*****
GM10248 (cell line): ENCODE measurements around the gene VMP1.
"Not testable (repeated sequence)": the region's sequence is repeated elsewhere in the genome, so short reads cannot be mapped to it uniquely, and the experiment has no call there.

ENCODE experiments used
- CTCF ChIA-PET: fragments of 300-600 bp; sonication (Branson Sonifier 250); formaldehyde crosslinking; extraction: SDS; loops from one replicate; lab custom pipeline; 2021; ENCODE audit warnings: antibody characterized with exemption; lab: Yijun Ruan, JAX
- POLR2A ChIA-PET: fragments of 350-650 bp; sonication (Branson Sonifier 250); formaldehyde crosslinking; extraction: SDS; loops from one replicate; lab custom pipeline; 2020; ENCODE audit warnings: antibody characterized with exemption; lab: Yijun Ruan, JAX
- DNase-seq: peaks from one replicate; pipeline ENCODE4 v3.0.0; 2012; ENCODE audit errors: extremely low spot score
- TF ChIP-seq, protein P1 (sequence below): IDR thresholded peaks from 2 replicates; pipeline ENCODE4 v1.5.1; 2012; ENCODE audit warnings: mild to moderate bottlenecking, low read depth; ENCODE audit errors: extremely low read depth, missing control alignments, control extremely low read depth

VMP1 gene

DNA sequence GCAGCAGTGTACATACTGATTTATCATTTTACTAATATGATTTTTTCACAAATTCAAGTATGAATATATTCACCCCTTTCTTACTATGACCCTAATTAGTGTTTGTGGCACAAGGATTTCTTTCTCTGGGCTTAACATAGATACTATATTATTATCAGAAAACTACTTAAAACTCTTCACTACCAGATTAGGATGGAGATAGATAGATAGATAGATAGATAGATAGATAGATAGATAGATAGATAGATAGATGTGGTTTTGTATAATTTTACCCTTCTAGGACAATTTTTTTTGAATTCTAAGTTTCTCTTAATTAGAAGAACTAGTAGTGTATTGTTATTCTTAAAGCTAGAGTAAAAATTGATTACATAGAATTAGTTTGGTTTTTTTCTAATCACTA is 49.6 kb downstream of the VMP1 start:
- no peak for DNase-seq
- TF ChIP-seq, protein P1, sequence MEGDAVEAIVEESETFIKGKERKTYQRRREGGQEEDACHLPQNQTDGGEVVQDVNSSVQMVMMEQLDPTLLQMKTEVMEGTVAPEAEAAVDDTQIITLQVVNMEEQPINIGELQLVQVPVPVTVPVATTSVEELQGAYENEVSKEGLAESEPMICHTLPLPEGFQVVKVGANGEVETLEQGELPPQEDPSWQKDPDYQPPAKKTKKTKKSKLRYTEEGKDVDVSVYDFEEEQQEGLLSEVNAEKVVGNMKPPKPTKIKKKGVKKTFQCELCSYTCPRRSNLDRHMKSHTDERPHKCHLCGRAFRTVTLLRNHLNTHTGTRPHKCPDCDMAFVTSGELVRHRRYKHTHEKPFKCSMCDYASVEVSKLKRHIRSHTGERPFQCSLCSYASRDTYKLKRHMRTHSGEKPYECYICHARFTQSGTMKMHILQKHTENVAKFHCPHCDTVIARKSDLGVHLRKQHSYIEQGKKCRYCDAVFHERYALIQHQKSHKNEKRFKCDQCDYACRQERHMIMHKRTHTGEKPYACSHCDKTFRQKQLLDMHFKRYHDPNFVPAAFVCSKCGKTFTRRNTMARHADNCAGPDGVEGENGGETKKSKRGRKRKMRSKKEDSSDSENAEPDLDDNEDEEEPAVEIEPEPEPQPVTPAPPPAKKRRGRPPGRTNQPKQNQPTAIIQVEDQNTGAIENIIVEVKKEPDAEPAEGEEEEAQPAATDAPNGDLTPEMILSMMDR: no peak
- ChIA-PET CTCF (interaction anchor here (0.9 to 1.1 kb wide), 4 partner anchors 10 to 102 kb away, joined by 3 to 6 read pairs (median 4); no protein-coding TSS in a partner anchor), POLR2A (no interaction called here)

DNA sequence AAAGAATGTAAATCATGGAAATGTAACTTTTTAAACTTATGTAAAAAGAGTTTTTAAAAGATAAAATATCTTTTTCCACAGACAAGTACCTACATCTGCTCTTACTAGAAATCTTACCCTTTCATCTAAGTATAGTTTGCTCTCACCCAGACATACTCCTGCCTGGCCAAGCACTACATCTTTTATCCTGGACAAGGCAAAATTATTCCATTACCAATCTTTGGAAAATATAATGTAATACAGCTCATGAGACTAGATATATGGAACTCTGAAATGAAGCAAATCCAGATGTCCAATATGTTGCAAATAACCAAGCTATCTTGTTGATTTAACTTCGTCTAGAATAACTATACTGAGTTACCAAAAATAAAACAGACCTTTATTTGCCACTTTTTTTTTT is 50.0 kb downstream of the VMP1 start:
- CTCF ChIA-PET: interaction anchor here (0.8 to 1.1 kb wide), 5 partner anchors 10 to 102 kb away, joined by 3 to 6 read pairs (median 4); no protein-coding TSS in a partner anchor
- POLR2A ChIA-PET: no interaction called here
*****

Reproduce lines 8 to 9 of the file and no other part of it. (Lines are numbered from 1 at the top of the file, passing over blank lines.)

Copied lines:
VMP1 gene

DNA sequence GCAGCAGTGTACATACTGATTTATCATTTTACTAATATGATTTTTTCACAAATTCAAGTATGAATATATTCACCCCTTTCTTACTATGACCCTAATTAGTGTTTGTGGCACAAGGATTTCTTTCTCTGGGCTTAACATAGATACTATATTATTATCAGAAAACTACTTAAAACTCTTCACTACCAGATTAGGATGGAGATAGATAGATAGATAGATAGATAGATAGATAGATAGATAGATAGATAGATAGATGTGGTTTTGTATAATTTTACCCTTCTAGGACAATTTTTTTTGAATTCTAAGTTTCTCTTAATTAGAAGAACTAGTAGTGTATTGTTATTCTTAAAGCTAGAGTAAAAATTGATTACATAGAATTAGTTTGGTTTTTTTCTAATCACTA is 49.6 kb downstream of the VMP1 start: